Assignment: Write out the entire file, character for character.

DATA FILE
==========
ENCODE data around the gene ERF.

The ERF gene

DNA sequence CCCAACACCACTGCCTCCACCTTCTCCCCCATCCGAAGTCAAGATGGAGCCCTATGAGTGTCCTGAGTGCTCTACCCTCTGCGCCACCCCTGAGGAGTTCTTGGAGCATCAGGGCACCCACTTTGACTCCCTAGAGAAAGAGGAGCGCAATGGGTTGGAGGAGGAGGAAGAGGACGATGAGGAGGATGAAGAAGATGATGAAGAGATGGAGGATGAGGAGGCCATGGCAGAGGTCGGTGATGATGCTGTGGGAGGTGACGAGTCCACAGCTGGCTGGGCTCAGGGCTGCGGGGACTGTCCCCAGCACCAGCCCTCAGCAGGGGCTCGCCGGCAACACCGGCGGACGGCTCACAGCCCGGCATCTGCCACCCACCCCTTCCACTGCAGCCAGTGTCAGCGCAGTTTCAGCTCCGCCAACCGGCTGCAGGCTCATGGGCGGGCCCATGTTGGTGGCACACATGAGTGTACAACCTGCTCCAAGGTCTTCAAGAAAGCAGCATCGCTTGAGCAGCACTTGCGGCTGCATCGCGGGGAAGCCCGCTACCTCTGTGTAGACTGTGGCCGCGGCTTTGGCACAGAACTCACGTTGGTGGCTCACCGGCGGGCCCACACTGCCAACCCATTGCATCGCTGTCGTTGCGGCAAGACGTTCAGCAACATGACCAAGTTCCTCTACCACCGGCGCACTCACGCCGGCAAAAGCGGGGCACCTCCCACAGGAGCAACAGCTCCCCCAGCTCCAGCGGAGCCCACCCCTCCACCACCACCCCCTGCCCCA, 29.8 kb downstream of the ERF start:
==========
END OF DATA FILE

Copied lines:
ENCODE data around the gene ERF.

The ERF gene

DNA sequence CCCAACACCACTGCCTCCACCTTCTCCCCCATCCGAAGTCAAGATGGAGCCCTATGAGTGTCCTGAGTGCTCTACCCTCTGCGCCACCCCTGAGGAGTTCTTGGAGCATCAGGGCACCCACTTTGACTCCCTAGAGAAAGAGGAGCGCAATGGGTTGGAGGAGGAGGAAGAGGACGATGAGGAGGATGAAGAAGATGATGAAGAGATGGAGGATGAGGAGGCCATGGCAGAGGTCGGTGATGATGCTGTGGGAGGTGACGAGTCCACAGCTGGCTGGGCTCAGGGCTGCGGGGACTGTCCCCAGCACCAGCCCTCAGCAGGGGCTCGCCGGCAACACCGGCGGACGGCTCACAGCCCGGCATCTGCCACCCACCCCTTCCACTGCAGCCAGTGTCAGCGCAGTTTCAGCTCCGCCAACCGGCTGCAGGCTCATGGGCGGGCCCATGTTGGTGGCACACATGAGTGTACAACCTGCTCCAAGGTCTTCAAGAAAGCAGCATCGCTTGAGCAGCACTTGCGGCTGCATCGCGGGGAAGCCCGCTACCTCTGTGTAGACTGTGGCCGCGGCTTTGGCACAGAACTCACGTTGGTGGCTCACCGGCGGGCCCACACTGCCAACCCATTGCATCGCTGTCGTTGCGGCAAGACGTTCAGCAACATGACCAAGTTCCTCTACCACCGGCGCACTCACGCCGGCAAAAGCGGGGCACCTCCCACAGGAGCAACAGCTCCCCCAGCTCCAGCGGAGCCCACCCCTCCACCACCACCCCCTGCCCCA, 29.8 kb downstream of the ERF start: